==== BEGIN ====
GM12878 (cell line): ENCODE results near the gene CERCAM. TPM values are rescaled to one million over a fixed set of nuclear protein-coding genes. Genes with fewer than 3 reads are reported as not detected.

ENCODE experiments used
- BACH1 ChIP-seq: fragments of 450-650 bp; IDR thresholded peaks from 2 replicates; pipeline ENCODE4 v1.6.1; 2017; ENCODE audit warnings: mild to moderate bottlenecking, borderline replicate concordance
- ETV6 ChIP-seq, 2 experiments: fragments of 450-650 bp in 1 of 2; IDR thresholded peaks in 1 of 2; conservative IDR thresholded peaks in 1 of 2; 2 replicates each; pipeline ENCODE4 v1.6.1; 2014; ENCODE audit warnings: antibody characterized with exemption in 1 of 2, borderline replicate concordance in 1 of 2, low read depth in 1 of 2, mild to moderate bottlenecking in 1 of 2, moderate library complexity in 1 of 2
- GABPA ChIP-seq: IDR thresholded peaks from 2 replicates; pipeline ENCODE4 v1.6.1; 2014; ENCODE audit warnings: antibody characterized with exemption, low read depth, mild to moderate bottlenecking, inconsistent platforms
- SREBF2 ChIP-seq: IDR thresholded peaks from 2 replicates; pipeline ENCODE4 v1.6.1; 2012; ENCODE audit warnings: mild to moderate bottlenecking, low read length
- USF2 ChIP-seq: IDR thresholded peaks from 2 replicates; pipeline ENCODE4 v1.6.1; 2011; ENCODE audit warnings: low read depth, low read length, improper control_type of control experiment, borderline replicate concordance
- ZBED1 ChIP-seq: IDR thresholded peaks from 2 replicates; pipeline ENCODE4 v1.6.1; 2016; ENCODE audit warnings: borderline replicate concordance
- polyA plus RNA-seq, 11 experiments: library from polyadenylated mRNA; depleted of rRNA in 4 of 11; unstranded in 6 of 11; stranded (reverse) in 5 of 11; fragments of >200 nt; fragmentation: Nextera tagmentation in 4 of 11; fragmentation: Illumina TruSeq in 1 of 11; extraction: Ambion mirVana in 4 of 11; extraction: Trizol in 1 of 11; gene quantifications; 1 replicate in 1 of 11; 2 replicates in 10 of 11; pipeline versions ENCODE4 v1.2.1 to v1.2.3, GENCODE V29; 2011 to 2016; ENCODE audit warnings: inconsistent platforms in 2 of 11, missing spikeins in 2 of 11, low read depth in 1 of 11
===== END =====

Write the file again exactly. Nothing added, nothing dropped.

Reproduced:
GM12878 (cell line): ENCODE results near the gene CERCAM. TPM values are rescaled to one million over a fixed set of nuclear protein-coding genes. Genes with fewer than 3 reads are reported as not detected.

ENCODE experiments used
- BACH1 ChIP-seq: fragments of 450-650 bp; IDR thresholded peaks from 2 replicates; pipeline ENCODE4 v1.6.1; 2017; ENCODE audit warnings: mild to moderate bottlenecking, borderline replicate concordance
- ETV6 ChIP-seq, 2 experiments: fragments of 450-650 bp in 1 of 2; IDR thresholded peaks in 1 of 2; conservative IDR thresholded peaks in 1 of 2; 2 replicates each; pipeline ENCODE4 v1.6.1; 2014; ENCODE audit warnings: antibody characterized with exemption in 1 of 2, borderline replicate concordance in 1 of 2, low read depth in 1 of 2, mild to moderate bottlenecking in 1 of 2, moderate library complexity in 1 of 2
- GABPA ChIP-seq: IDR thresholded peaks from 2 replicates; pipeline ENCODE4 v1.6.1; 2014; ENCODE audit warnings: antibody characterized with exemption, low read depth, mild to moderate bottlenecking, inconsistent platforms
- SREBF2 ChIP-seq: IDR thresholded peaks from 2 replicates; pipeline ENCODE4 v1.6.1; 2012; ENCODE audit warnings: mild to moderate bottlenecking, low read length
- USF2 ChIP-seq: IDR thresholded peaks from 2 replicates; pipeline ENCODE4 v1.6.1; 2011; ENCODE audit warnings: low read depth, low read length, improper control_type of control experiment, borderline replicate concordance
- ZBED1 ChIP-seq: IDR thresholded peaks from 2 replicates; pipeline ENCODE4 v1.6.1; 2016; ENCODE audit warnings: borderline replicate concordance
- polyA plus RNA-seq, 11 experiments: library from polyadenylated mRNA; depleted of rRNA in 4 of 11; unstranded in 6 of 11; stranded (reverse) in 5 of 11; fragments of >200 nt; fragmentation: Nextera tagmentation in 4 of 11; fragmentation: Illumina TruSeq in 1 of 11; extraction: Ambion mirVana in 4 of 11; extraction: Trizol in 1 of 11; gene quantifications; 1 replicate in 1 of 11; 2 replicates in 10 of 11; pipeline versions ENCODE4 v1.2.1 to v1.2.3, GENCODE V29; 2011 to 2016; ENCODE audit warnings: inconsistent platforms in 2 of 11, missing spikeins in 2 of 11, low read depth in 1 of 11